Skills for Care

Equality, diversity and inclusion training introduced following SC-WRES

08 Feb 2024

3 min read

Skills for Care

  • Culture and diversity
  • Learning and development
  • Social work

We speak to two local authorities who participated in the test phase of the Social Care Workforce Race Equality Standards (SC-WRES) about learning and development they’ve introduced to support equality, diversity, and inclusion.

The SC-WRES is a framework which has been designed for social care organisations to achieve anti-racist workplaces. It comprises of nine benchmarks which organisations can use to measure the experiences of people from minoritised ethnic backgrounds, and to make improvements.

The pilot phase of the SC-WRES ran across 18 local authorities from April 2021 to June 2022.

We spoke to two of the local authorities who participated in the pilot about their experience of SC-WRES and the learning and development which they’ve developed or strengthened following their participation in the programme.


Hertfordshire County Council

Hertfordshire County Council offers a wide range of equality, diversity, and inclusion training to all staff.

While some of this was introduced as a direct result of their participation in SC-WRES, other projects were already underway but have been strengthened by the learnings of SC-WRES.

One example is the authority’s ‘Connected leadership’ and ‘Connected practice’ programmes which include modules covering diversity and inclusion, which encompass race and ethnicity.

These programmes have been delivered to the majority of the adult care services workforce at the council. While the programmes had begun prior to the council’s participation in SC-WRES the content related to diversity and inclusion was further developed during the SC-WRES rollout.

The programmes supported people to understand how they play a part in connected working across social care. Prior to SC-WRES the topic of diversity and inclusion was mentioned in the modules, but after taking part in SC-WRES the team spoke with the provider of the modules about including more focus around social identities, and particularly the role of race and ethnicity as part of diversity and inclusion.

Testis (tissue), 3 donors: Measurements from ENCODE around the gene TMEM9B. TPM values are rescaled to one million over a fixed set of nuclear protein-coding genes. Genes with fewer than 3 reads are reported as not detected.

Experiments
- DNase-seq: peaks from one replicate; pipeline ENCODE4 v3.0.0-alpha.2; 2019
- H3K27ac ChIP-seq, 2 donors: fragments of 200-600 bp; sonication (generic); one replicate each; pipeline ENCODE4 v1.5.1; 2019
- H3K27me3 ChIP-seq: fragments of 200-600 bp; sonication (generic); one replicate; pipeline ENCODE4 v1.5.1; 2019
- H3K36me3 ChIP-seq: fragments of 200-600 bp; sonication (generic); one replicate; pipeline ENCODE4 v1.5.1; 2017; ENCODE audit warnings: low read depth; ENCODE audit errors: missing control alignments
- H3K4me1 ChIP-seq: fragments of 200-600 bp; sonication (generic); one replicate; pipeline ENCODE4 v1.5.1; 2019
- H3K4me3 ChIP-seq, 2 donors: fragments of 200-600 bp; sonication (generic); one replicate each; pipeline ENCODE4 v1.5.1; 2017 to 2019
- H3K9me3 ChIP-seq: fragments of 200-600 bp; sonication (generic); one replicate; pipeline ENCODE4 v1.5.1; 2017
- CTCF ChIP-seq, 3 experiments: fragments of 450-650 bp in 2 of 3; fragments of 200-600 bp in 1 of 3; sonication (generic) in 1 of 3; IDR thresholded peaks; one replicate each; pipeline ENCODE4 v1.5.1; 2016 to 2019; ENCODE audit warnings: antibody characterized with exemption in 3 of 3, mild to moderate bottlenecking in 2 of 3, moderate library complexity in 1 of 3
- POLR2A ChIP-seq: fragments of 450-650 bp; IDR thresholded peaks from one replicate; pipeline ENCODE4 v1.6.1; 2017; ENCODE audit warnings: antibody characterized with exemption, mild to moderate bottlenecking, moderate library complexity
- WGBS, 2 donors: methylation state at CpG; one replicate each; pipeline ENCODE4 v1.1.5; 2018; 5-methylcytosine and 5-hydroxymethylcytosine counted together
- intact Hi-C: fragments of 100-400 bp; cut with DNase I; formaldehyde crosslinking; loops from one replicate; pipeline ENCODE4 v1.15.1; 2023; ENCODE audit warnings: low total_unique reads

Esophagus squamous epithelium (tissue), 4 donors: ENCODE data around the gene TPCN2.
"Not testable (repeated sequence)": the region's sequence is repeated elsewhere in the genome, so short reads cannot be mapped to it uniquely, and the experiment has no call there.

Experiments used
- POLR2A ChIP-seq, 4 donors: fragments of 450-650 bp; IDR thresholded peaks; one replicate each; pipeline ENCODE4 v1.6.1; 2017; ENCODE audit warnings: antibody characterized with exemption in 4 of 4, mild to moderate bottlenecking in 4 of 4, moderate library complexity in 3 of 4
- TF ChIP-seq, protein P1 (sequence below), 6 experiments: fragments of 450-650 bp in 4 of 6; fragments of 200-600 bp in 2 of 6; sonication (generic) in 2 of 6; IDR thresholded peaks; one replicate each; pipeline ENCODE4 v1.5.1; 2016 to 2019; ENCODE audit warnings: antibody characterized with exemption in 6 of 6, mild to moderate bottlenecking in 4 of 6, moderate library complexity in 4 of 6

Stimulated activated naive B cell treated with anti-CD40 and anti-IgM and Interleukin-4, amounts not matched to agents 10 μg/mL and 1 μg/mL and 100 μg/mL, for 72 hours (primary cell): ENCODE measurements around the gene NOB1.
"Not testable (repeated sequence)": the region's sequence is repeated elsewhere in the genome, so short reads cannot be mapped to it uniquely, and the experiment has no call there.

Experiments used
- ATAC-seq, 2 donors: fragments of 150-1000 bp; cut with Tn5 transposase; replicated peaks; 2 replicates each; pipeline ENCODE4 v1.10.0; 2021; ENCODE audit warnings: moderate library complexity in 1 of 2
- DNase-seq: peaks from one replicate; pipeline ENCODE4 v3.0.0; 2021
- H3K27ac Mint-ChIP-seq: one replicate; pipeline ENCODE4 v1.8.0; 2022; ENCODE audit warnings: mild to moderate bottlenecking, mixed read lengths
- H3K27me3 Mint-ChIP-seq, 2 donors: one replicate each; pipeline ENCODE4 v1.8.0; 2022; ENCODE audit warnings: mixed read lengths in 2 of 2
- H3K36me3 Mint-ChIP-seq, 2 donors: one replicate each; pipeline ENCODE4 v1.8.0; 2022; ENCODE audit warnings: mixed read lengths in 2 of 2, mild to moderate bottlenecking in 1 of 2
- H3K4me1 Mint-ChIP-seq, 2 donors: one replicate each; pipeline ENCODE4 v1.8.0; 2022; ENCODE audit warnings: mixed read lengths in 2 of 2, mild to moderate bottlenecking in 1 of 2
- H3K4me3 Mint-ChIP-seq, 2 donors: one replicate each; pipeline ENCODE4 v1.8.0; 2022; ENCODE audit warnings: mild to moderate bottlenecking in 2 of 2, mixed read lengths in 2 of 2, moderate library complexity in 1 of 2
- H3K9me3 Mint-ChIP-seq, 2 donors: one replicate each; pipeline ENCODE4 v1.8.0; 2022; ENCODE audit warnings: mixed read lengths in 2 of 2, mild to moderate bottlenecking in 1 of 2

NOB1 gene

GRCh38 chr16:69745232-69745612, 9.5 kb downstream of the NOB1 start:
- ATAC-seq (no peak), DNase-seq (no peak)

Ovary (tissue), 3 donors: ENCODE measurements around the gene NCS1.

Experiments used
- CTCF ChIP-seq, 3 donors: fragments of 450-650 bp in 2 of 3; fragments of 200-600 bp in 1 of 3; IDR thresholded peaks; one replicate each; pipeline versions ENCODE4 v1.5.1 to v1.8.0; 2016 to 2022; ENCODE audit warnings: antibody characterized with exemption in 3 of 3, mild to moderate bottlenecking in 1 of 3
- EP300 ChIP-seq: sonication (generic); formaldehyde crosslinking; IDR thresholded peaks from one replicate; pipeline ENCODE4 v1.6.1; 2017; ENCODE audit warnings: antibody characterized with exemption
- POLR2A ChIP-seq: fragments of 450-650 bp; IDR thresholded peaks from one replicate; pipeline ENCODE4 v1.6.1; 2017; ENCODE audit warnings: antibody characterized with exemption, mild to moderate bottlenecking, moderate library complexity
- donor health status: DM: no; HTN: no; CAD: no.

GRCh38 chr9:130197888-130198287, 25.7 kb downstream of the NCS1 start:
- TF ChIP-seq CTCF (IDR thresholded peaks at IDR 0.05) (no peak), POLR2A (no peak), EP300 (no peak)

The council has found that participating in SC-WRES has helped enable people to have more open conversations about race.

Another programme which the council offers, “Becoming an anti-racist practitioner” consists of four half-day modules. The course provided to practitioners across social care departments is designed to share theoretical and research-informed knowledge in relation to racism and the notion of becoming anti-racist allies, from a number of perspectives, using a range of materials. It’s been created to invite participants to think about anti-racist practice with the people they support and within the organisation and teams.

The course holds relationship-based, anti-racist practice at its heart and is based on a model for achieving emotionally intelligent, critically reflective, curious conversations, in a safe space. The course invites those that attend to consider their own individual identity and position in relation to power, white privilege and Black and ethnic minority empowerment and development of own personal mission statement.

There is an ethos of collaborative learning, in a shared space working together to create shared responsibility.